Research team proves peer pressure can be used for good

Using peer mentors to enhance school-day physical activity in elementary aged students has been given an A+ from Nova Scotia researchers.

And the increased levels got top grades for significantly improving both academic test scores and levels.

Funded principally by the Nova Scotia Research Foundation and supported by community partners including the Heart and Stroke Foundation, research by principal investigator Dr. Camille Hancock Friesen and her team at the Maritime Heart Center (MHC) found that peer mentors can significantly influence the amount of physical activity kids have throughout the school day.

The MHC team created a Heart Healthy Kids (H2K ) Lunch program, which included three games that peer mentors could lead during lunch time once every two weeks. At least one MHC staff or adult volunteer was present at each H2K Lunch to ensure that the peer mentors were adequately supported.

"Using positive influences on children to be physically active works," says Dr. Hancock Friesen. "It may be that social reasons for physical activity trump other influences for kids. Unlike adults, they are not as motivated by concern for weight control or long-term health."

Students selected as peer mentors, who were age mates with other team members (grades 4, 5 and 6), received training in organization, positive feedback and team building.

Once the participants had eaten lunch, they participated in the games, including relays, tag and ball games. The peer mentors recognized participants who were particularly involved or helpful and participated in focus groups to evaluate the program.

"There was an average increase among peer-mentored students of over 1,000 steps a day," says Dr. Hancock Friesen. "It is clear that peer mentoring has a role to play in increasing school day activity levels among students."

The Heart Healthy Kids study tracked more than 800 students from 10 schools who used pedometers to track their daily steps. Both control and study schools participated in educational sessions that included basic heart anatomy and physiology, nutrition, smoking prevention and kid-friendly food label reading skills.

The intervention schools took part in the peer mentoring program. Pre- and post-study, all students were evaluated for waist circumference, height and weight and cardiovascular fitness.

While there were improvements in cardiovascular fitness and heart health knowledge in both groups, the intervention schools had significantly increased activity levels and cardiovascular fitness. "As in adults, if we can keep the activity levels high in kids over the long term, the ultimate result will be improved BMIs and waist circumference measurements," says Dr. Hancock Friesen.

The schools were selected by the Halifax Regional School Board based on which ones they believed would benefit most from the program, with a focus on urban schools with a lower than average socio-economic status.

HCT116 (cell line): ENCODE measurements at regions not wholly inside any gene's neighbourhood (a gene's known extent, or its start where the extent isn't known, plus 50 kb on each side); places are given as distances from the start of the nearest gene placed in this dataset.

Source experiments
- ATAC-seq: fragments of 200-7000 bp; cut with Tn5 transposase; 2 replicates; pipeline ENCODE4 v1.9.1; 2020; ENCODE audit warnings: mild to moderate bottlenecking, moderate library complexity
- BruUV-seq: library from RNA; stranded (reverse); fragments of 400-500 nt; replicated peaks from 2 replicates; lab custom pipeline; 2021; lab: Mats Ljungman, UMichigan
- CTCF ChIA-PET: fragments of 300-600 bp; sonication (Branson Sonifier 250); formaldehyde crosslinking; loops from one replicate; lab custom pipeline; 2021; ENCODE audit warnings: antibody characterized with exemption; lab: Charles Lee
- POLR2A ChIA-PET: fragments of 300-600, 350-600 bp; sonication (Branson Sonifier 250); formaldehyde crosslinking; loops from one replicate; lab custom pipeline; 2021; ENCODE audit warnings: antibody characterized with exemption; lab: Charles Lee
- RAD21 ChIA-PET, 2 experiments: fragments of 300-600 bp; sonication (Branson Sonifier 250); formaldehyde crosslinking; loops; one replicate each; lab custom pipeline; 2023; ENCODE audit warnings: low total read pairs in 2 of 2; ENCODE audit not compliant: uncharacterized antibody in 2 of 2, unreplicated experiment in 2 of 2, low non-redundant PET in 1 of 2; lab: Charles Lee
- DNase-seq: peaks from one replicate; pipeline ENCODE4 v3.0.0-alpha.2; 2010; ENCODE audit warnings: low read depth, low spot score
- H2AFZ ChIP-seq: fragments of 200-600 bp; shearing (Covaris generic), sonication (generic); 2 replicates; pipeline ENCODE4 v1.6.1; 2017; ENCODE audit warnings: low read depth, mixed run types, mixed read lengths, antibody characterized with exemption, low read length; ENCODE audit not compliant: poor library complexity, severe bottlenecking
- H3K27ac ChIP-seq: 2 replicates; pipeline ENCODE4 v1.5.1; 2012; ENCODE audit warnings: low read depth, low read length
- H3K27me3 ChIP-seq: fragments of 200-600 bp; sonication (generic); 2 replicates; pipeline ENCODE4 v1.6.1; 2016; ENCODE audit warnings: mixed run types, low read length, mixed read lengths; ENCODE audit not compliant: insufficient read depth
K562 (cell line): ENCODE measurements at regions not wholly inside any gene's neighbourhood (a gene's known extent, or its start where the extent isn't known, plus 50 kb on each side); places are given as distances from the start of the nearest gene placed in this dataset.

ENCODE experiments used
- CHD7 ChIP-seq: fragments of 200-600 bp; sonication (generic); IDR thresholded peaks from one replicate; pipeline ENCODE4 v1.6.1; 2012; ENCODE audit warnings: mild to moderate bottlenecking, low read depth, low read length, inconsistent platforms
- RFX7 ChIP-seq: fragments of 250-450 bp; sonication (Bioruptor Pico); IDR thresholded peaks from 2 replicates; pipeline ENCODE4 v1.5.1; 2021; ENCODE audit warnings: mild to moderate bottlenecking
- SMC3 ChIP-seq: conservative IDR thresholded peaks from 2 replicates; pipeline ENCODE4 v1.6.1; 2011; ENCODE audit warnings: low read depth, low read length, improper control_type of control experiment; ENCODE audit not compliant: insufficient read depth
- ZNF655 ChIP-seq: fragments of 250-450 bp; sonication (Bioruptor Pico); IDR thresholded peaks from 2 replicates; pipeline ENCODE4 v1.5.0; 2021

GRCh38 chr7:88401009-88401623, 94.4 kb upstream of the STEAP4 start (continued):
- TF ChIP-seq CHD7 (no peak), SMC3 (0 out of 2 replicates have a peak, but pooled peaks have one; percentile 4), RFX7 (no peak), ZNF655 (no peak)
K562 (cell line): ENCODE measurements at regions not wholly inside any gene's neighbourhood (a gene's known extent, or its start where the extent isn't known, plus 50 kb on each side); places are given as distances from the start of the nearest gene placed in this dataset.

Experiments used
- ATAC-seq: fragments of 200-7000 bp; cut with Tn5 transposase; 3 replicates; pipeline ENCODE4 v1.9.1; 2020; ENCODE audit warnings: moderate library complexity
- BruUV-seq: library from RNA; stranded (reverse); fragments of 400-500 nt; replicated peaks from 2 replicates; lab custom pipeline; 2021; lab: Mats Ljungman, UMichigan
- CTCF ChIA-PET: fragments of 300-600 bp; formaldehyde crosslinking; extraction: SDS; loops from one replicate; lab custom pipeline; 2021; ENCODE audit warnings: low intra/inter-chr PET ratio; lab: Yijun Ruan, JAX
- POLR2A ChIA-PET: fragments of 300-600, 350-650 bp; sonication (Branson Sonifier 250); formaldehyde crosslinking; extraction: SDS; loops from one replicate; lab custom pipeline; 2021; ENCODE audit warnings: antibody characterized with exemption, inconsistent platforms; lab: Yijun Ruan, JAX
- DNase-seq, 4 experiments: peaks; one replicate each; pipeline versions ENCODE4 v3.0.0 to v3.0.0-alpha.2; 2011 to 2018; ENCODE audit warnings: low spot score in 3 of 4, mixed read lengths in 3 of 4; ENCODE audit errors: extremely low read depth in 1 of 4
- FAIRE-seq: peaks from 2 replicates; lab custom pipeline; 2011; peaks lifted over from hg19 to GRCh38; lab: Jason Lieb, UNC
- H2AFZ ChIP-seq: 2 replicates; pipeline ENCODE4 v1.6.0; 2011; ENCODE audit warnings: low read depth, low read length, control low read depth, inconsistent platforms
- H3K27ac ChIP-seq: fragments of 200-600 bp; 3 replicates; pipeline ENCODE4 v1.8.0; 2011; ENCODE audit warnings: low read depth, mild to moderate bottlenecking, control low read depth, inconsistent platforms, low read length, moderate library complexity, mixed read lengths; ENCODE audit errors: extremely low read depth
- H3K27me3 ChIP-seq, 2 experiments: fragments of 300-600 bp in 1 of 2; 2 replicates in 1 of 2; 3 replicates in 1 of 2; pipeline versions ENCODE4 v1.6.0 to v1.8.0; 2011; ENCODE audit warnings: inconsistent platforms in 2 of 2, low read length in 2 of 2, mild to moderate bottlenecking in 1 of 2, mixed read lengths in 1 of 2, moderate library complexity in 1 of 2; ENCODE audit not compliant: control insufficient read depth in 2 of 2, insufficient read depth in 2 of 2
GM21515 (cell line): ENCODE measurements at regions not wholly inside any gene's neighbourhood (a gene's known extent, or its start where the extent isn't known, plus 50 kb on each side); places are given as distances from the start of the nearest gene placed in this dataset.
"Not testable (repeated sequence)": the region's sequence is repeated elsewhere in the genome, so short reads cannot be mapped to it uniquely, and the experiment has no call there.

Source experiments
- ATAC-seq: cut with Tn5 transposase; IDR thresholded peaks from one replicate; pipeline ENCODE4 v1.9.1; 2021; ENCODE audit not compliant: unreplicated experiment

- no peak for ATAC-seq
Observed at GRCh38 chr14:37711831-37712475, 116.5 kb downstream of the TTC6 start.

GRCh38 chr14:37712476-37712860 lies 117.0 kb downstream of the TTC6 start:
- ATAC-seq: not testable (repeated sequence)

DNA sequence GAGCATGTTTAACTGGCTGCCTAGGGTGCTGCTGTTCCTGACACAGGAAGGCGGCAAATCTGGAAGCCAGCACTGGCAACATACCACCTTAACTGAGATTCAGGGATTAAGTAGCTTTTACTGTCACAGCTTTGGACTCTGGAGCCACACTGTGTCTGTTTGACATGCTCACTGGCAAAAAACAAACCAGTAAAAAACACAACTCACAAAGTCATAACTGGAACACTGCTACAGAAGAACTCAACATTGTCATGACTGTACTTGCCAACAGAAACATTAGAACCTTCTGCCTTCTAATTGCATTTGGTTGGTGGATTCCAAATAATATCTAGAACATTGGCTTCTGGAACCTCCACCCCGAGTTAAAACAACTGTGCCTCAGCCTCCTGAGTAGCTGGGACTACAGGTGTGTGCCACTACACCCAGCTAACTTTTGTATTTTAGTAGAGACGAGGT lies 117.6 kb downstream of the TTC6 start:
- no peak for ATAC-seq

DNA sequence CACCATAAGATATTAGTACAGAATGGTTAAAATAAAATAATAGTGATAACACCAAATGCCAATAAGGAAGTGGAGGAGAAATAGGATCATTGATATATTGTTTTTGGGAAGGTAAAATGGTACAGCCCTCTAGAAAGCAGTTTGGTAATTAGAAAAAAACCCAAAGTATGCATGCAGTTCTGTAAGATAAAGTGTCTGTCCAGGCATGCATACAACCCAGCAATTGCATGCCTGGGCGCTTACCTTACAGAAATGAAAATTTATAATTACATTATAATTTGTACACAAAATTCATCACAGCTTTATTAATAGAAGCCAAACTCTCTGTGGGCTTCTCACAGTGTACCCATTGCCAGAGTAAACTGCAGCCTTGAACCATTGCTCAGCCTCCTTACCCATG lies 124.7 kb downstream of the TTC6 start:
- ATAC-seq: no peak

The equipment to run H2K Lunch, including team identifiers, cones, hula hoops and bean bags, cost only $200 per school and was provided for by MHC and its partners.

Dr. Hancock Friesen says the study fits into the groundswell of interventions aimed at stemming the tide of obesity and type 2 diabetes that is becoming all too common in our children and youth.

"When we started H2K, we knew that we would need data for us to be credible advocates for routine school-day physical activity," she says. "A scientific approach will allow us to grow the study into a sustainable program available across the Maritimes and help us advocate for daily physical activity to be reincorporated into every child's school day."

Parent and teacher surveys and interviews revealed adult support for the program was also very strong.

Heart and Stroke Foundation spokesperson Dr. Beth Abramson points to recent studies that show that Canadian children and youth are becoming less active.

"Almost one in three Canadian children is currently overweight or obese and only 10 per cent are meeting the recommended 60 minutes of physical activity daily," says Dr. Abramson "This research represents a proactive response to this growing epidemic that is putting our children at risk of developing heart disease, type 2 diabetes and other chronic diseases."

Hancock Friesen hopes that parents and school leaders will adopt new ways of encouraging children to be more active, based on these research results. "Physical activity doesn't need to mean traditional sports or expensive equipment. Kids can participate in less structured activities – it can be as simple as encouraging them to take time away from their iPods and other electronic gadgets and go outside to play with their peers."

The Heart and Stroke Foundation places a high priority on students receiving at least 60 minutes of physical activity a day, based on Canada's physical activity guidelines. Healthy behaviours including regular physical activity beginning at a young age and continuing throughout life are important to reducing your risk of heart disease and achieving and maintaining a healthy weight.

The Foundation's efforts focused on children and youth aim to inspire individuals, families and communities to help children become more physically active, eat healthier foods and become and remain smoke-free.

Dr. Abramson commented, "Our schools are the logical environment to begin to influence levels of physical activity; this is where our children spend a significant part of their day. Results of this study support the Foundation's position that health, well-being and learning are intimately connected, and that schools have the potential to make a dramatic difference in the lives of Canadian children and youth."

Recommendations for the average Canadian family and educators

Parents and teachers, in both the school and non-school environments should:

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